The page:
Women misinterpret confidence as arrogance
Women frequently experience confidence as arrogance in other women. We expect women to hold back, be modest and unassertive. We judge if they are bold, assertive and qualified. Our benchmarks for women are different than for men. We are more accepting of authority and expertise from men than women, especially in the hierarchical male-coded world of business, with clearly defined lines of authority. Because that is what we are used to. Women prefer to cultivate relationships, generally between peers, than up and down a hierarchy.
We have been in the workplace for a much shorter time than men, in competition with them and each other. So this is very new. We have less experience and are not trained to take things less personally at work, and to find constructive ways to handle conflict. Read: Getting Better at Handling Confrontation.
Amelia is an international communications expert. She recently received feedback from a less experienced peer, that her references to her (excellent) credentials and (deep) experience in a corporate meeting had been “too much.” She asked the woman who debriefed her, if there could possibly be a case of gender blowback. The woman confirmed “No, I felt so too.” Now that comment alone presumes that women will not judge their female colleagues more harshly than their male counterparts. The reality is that women are just as likely to receive confidence as arrogance in women, as a man. Perhaps more so. Women are as riddled with unconscious biases as me].
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I heard the same comment “too much” when a very competent and qualified woman made a pitch to a group of women to lead a project, citing her excellent career-long credentials and achievements. They also would not accept their own unconscious biases. Her confidence was received as arrogance, but the same comments were not levelled against the men in the process who talked equally eloquently about their successes.
Susan is a Sales Director. She had just closed a 7 figure deal and shared her success with her girlfriends at work drinks in a bar in Central London. “I was so excited. It was a massive deal and I wanted to share it. They barely commented. I could see from their faces and body language that they thought I was bragging. My men friends would have made me pick up the bill in celebration.”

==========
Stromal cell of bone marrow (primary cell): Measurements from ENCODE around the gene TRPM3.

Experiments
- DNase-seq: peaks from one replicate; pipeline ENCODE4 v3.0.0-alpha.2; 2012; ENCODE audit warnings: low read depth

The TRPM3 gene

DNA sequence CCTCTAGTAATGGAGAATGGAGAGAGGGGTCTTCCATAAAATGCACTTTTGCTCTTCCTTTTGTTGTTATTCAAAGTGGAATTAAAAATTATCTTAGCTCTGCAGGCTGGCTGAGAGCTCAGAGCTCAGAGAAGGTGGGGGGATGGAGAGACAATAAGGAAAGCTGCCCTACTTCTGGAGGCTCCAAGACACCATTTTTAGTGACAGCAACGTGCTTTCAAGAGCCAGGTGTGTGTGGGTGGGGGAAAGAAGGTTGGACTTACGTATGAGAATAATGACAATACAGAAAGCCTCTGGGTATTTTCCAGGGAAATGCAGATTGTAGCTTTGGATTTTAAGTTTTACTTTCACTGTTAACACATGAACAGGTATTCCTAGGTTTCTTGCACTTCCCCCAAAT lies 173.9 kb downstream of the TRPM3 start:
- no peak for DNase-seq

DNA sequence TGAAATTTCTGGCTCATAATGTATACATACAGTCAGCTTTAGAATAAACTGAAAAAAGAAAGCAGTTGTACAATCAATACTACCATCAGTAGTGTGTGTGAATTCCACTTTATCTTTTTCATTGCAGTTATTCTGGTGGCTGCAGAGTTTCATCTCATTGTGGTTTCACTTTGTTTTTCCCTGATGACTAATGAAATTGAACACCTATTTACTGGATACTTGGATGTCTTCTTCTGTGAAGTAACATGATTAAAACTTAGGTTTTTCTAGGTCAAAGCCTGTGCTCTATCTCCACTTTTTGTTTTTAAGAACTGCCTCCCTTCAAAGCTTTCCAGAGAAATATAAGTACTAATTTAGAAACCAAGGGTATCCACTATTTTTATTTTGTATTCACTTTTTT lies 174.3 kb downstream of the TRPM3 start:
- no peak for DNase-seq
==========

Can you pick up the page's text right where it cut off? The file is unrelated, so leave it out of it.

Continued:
One of the reasons for gender blowback from women is anxiety. An article in Psychology Today suggests that the majority of female criticism “stems from feeling inadequate in an area of life they value highly.” In the case of Amelia, the comment came from a woman who was in the same field but considerably less qualified and experienced. It is highly possible that she felt “inadequate and defensive”, when she is more likely to criticize another woman’s style.
“In other words, she’s not critical of other women because she thinks less of them; she is covetous of what they have instead”
When describing a bad male boss – we would just say “bad boss” with no gender tag. With very few women in the C-suite, we are compared to one another, in an unhealthy way. To generate an improvement, we need to understand the drivers and unconscious biases, that trigger negative behaviours, and reactions.
If Amelia had been Andrew
Women typically do not give and receive negative feedback well. They can even avoid giving it all together. If Amelia had been Andrew, do you think that he would have raised the issue with his coach? Not for one moment. Andrew knows his experience is valid and if a handful of people think he is being cocky or receive it as arrogance, then he will not fret about it. He may modify his bio or introduction in that particular group if he is highly empathetic, but he will not waste his energy on it. He is used to rough and tumble of corporate life and any comments will generally wash over him.
Women both support and sabotage women. Exactly the same as men do to each other, although for women it becomes a bigger deal. They are also equally guilty of a lack of awareness of their own unconscious biases. This can create a minefield of trouble and feed the guilt volcano with even senior executives such as Indra Nooyi CEO PepsiCo sharing her angst.
Women, as well as men, catch women in a double bind. If they are too feminine they are “bimbos” and if they are direct and business-like they are “bitches.”
We rarely discuss work/life balance with and about men. We are judgemental about female ambition, but not male. We are critical of women’s parenting choices, but not men’s. We assume that a mother is the best primary caregiver, which is not always the case.
The only real antidote is to have more than 3 women in senior positions. Until that happens they will continue to confuse confidence and arrogance and make judgments based on unconscious bias, rather than objective analysis.